NEWS

The EU commissioner and the minister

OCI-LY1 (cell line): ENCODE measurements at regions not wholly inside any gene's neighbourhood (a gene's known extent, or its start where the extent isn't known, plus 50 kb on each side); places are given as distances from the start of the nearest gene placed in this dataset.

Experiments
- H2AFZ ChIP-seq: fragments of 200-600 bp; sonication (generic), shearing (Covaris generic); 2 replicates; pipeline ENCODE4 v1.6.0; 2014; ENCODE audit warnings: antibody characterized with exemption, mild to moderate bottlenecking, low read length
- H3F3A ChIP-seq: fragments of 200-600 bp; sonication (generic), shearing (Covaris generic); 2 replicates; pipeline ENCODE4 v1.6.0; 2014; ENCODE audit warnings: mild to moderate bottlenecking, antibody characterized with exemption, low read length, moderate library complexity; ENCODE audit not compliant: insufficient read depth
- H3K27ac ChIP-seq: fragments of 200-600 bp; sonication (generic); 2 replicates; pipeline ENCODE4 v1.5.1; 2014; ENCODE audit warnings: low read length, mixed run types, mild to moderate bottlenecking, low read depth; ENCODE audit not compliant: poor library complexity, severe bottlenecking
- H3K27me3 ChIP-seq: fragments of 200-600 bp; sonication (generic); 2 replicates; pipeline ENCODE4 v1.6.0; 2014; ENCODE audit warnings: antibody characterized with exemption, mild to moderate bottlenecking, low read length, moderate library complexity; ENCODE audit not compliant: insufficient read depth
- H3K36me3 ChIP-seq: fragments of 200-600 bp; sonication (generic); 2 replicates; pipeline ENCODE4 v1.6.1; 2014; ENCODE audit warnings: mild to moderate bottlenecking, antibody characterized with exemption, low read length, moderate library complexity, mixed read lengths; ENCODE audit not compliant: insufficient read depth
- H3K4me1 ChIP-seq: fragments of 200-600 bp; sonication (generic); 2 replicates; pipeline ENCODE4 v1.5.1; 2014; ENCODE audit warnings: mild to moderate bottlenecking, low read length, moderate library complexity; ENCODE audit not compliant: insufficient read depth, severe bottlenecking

The recent clash between Environment and Public Works Minister Giorgos Souflias (photo left) and European Commissioner for the Environment Stavros Dimas (right), as well as the way the minister handled their differences, is a reflection of the mentality of Souflias himself as well his ministry’s general attitude toward environmental issues. «Every time Mr Dimas visits Greece, he does whatever he can to draw attention to himself and boost his own image by criticizing the work of the ministry and the government,» was Souflias’s surprising statement on January 22. This was seen not only as a criticism of Dimas himself but of his official role. Souflias’s words were reported in Northern Europe, where his name is largely unknown, unlike Dimas, who is generally regarded favorably. ‘Patriotic duty’ The incident was an example of the way the ministry perceives observations made by any Greek who is appointed to an official position in the European Union. The ministry’s view is that a Greek commissioner should protect the Greek environment minister so that any issues that might be awkward for Greece are quietly swept under the rug. No attention is given to the substance of environmental problems – those who raise such issues are reminded of their «patriotic» duty or are reminded of party discipline. Unqualified Environmental issues are seen as being the sole concern of the ministry, whose staff over the past 20 years has not exactly been recruited on the basis of their CVs. As a result, the officials making decisions on important environmental issues are often unqualified to do so, or do not speak foreign languages. They are often just there to carry out orders. The Greek ministry appears to be distancing itself more and more from the mood in Europe, where the environment is becoming an increasingly important concern. It is no coincidence that the two longest-serving ministers in the post – Souflias and PASOK’s Costas Laliotis – systematically avoided going to EU headquarters in Brussels. In response to an observation by the EU commissioner that the Greek minister was the only one of his EU counterparts who did not consult the Commission, Souflias said: «Apart from a visit he made three years ago, (Dimas) has never asked to consult with the ministry leadership even though he often visits Greece. Moreover, on the two or three occasions that I have asked for his help, he ignored me. And I wasn’t intending to ask him for a favor.» Souflias believes it is the commissioner’s duty to visit each of the EU’s 27 ministers on their own turf and also to do them favors – legally, of course. The Greek environment minister, whether Laliotis, Vasso Papandreou or Souflias, does not seek advice and the only person from whom they will accept criticism is the prime minister. Discussion is for the lower ranks. Nor do they want debate, which means inviting representatives of organizations to join a committee, removing annoying people, and then asking for opinions even though they themselves have already made the final decisions. Contractor’s mentality Nor do they want any differing opinions; that is why they react to them with real annoyance, even when these come from the experts. They feel that anyone who criticizes the ministry must have personal motives and goals; there can be no other explanation. Souflias is a very experienced politician, having served in vital sectors such as the economy and political planning. What he can’t get over, despite the efforts of his public relations team, is the mentality of the public works contractor. He will effectively solve the problem of the highway along the Maliakos Gulf because he knows how to. That is also the approach he has taken to the waste treatment plant at Psyttaleia. However, the prevailing attitude to environmental issues is changing. People want something more – not just something more than the political fiestas of the past but more than the outdated political obsessions of the present. This article appeared in the February issue of Kathimerini supplement Eco.